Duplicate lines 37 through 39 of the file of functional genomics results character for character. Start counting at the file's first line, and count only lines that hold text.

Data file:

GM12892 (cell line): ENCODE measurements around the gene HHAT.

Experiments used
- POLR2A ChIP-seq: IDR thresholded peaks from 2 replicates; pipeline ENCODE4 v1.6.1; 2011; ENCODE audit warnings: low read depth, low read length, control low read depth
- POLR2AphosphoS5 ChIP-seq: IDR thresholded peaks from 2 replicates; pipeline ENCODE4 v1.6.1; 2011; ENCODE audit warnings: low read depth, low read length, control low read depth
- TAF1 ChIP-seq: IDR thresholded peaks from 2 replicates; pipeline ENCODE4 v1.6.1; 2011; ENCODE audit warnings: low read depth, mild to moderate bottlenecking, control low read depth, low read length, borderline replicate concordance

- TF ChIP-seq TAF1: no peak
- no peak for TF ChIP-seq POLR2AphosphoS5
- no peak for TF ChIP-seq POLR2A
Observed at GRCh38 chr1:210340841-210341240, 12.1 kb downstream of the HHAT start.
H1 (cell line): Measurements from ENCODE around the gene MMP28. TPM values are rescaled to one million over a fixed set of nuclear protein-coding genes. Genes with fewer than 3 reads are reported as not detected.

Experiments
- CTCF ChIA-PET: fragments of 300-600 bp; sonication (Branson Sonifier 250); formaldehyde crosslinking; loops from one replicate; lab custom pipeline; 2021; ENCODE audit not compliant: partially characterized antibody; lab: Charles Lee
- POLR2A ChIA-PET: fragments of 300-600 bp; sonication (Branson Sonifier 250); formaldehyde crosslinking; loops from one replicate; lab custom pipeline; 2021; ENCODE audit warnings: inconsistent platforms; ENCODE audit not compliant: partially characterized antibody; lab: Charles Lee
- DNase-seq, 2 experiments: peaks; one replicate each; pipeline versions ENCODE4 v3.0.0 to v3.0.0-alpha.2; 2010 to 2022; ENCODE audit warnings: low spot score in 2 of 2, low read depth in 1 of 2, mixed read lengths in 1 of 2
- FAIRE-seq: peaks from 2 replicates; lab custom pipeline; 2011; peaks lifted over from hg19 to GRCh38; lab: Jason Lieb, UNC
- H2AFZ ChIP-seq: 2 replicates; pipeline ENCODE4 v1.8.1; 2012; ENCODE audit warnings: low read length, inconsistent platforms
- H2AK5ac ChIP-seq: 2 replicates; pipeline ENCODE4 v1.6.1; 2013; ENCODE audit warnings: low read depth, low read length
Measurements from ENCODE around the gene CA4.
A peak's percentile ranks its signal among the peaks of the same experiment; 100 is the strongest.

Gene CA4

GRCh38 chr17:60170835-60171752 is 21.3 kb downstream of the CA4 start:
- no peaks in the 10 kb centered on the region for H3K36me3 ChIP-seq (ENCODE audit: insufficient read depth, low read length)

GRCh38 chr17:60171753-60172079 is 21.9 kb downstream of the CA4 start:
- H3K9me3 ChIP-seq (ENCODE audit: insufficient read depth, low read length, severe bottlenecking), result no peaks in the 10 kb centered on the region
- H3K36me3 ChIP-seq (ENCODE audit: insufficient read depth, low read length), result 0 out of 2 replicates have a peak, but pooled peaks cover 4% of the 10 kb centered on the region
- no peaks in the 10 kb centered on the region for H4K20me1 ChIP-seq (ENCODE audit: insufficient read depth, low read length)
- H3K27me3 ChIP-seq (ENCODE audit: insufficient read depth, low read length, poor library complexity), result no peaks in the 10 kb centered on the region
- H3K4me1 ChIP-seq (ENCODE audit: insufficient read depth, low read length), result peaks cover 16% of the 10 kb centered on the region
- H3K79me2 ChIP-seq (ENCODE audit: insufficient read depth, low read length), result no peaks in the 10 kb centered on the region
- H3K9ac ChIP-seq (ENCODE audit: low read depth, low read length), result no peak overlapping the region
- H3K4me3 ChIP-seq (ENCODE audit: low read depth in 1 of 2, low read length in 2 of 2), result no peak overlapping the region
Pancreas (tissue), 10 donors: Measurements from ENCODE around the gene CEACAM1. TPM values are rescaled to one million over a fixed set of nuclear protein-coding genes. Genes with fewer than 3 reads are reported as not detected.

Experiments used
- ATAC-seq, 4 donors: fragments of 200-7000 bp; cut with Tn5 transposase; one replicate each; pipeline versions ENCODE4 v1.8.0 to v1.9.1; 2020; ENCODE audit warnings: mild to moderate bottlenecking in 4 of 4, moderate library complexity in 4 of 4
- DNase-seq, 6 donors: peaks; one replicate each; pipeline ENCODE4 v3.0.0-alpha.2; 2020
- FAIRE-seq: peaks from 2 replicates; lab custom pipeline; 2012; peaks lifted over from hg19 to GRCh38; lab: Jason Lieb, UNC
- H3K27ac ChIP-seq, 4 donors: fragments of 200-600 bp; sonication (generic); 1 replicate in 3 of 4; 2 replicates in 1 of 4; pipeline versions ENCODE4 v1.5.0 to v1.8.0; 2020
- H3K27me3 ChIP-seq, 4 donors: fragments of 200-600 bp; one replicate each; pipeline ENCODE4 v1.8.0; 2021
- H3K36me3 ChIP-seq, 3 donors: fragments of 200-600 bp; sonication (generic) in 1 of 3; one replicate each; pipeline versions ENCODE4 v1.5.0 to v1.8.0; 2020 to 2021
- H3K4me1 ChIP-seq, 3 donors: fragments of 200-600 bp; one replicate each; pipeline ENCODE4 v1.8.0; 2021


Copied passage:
- H3K27ac ChIP-seq, 4 donors: fragments of 200-600 bp; sonication (generic); 1 replicate in 3 of 4; 2 replicates in 1 of 4; pipeline versions ENCODE4 v1.5.0 to v1.8.0; 2020
- H3K27me3 ChIP-seq, 4 donors: fragments of 200-600 bp; one replicate each; pipeline ENCODE4 v1.8.0; 2021
- H3K36me3 ChIP-seq, 3 donors: fragments of 200-600 bp; sonication (generic) in 1 of 3; one replicate each; pipeline versions ENCODE4 v1.5.0 to v1.8.0; 2020 to 2021